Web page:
India drought
The Supreme Court asks federal government why it did not share rainfall data with state governmentsReuters

The Indian government has admitted that nearly 330 million people, or a quarter of the country's population, are affected by drought. The federal government told the Supreme Court that people in at least 10 states face acute water shortage and scorching weather conditions.

Of the 675 districts across the country, 256 have been badly affected by drought, Additional Solicitor General P S Narasimha told the court. When questioned about the staggering number, the bench, headed by Justice M B Lokur, asked in a slightly shocked tone: "Is that not more than 25 per cent of the total population of our country?"

The matter was taken up by the top court after a non-profit organisation named Swaraj Abhiyan filed a petition claiming both the central and state governments are not paying enough attention to the dire situation.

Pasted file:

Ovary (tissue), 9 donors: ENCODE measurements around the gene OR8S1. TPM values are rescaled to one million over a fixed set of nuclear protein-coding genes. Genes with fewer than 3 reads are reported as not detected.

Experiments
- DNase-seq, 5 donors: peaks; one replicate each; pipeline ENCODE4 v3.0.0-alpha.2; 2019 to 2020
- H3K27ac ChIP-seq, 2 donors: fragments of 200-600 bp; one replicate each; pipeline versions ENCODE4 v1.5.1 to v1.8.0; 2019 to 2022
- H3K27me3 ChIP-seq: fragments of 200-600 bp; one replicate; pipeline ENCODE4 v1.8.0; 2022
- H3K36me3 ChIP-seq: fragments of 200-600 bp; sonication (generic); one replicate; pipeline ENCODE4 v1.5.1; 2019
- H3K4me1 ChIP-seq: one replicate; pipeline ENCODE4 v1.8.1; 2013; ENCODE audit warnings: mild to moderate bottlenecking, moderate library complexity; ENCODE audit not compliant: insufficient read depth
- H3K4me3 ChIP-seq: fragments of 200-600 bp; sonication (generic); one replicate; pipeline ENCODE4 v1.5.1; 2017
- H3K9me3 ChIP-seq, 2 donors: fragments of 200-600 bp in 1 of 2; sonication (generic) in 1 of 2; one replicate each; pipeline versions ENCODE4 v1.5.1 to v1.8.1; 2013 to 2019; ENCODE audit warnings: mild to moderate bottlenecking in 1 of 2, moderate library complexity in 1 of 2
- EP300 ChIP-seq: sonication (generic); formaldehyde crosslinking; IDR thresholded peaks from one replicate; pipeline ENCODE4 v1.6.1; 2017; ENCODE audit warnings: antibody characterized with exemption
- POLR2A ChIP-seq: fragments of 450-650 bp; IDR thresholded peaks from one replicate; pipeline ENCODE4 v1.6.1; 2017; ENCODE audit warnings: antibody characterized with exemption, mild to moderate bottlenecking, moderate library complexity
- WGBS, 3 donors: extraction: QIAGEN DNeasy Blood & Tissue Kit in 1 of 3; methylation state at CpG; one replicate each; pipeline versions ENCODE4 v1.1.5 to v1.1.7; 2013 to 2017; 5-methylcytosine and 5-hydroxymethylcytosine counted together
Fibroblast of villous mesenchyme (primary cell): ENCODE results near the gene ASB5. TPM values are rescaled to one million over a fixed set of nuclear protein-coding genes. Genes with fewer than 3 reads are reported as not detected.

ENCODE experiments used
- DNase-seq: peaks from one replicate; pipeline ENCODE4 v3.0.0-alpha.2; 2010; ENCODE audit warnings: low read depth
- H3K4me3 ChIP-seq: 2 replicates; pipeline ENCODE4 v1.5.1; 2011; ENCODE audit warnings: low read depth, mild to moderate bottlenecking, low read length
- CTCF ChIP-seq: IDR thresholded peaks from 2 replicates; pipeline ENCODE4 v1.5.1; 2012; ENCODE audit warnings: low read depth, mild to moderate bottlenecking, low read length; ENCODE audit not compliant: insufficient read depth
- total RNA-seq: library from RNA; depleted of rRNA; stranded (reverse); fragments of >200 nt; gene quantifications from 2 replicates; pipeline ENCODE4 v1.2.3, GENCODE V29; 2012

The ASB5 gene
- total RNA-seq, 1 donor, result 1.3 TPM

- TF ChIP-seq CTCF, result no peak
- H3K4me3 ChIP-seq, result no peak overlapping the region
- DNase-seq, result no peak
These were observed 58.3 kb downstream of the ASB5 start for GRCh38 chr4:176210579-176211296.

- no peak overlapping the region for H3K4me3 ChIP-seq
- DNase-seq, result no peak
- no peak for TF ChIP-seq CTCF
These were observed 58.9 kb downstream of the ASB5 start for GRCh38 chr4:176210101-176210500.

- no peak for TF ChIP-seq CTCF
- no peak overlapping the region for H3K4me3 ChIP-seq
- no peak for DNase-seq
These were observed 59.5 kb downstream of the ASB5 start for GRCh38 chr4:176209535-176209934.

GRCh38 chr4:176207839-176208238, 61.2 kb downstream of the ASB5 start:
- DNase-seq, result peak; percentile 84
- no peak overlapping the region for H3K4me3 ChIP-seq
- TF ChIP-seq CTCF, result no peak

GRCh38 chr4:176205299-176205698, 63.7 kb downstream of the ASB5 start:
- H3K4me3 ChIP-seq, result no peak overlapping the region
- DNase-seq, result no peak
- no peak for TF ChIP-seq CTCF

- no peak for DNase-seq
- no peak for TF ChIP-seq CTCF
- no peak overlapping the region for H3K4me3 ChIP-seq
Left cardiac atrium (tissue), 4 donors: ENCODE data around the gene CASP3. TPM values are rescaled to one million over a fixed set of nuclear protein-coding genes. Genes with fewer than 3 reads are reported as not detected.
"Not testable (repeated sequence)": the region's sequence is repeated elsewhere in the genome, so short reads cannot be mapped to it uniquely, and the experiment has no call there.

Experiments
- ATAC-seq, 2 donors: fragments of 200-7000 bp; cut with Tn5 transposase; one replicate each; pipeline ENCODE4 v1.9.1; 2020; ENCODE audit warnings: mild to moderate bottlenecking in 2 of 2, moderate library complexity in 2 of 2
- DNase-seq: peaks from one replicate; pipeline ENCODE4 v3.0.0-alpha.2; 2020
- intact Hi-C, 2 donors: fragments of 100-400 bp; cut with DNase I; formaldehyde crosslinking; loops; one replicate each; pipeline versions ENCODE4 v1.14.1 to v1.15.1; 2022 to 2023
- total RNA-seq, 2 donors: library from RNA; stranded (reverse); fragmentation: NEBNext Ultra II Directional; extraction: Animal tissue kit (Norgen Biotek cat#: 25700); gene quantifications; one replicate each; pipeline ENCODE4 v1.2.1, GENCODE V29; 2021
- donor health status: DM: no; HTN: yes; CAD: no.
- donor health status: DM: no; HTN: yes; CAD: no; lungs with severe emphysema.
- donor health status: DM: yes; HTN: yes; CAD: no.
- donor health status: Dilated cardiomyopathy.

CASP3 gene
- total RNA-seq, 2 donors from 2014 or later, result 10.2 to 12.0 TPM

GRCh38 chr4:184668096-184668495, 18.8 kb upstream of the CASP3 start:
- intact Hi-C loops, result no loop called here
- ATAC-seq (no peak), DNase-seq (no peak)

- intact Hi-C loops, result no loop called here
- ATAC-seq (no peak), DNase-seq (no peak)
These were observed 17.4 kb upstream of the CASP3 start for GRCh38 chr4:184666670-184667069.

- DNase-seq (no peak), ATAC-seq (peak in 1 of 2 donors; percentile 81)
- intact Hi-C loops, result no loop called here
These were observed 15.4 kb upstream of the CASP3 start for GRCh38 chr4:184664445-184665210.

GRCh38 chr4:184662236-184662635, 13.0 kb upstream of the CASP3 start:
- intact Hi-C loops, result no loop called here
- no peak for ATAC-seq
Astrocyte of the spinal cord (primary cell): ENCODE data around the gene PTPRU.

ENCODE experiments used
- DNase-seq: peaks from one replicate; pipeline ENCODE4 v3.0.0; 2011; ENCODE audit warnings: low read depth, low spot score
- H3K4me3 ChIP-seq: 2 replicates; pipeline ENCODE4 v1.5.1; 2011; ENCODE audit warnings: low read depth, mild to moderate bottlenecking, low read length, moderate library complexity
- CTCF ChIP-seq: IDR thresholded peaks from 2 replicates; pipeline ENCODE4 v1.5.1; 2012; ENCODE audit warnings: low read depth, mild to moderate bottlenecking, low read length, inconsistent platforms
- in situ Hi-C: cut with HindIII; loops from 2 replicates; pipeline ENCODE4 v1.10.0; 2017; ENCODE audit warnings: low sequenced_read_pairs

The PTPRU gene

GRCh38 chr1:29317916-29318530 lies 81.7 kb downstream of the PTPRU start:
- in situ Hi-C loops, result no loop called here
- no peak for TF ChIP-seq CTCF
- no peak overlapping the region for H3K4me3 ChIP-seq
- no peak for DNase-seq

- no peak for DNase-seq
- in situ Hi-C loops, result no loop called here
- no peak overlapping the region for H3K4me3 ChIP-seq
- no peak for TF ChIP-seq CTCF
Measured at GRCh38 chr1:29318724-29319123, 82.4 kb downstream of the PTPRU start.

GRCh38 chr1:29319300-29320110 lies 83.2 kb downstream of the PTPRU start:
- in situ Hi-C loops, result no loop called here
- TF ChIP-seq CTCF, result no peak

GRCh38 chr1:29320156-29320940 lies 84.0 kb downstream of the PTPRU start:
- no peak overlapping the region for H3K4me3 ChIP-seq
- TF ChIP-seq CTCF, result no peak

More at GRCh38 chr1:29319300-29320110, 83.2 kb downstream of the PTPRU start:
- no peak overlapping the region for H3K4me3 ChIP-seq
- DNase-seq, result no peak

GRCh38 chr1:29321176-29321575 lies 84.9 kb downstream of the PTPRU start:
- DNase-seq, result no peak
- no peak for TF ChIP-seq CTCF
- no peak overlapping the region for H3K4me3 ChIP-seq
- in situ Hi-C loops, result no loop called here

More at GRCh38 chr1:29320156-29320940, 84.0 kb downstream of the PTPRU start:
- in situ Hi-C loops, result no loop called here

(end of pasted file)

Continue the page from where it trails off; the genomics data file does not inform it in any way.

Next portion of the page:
The number of drought-hit people could be higher than the estimated figure as two vital states, Bihar, India's poorest, and Haryana, one of the two breadbasket states of India, have not yet released their status reports.

The government told the court it has allocated more than 7.32bn Indian rupees (£76.7m) to deal with the situation. This is in addition to the distribution of 12.23bn Indian rupees earlier in April 2016. Gujarat, which was declared drought-hit in March 2016, has also not yet submitted data.

The Supreme Court questioned the government over its failure to share rainfall data with the states for several months.

"The central government has a responsibility to tell states that you're headed for trouble. As the central government, you get a lot of information. Inform the states and ask them to take precautions. It's not just money, it's your duty to say please be careful, there's a drought situation," said the court.

India, a monsoon-dependent nation, has been facing poor rainfall and agricultural distress for two consecutive years. India's south-west monsoon, which irrigates more than 50% of the country's crop area, was 14% deficient in 2015, on top of a 12% deficit the earlier year. This year's monsoon is expected to be normal.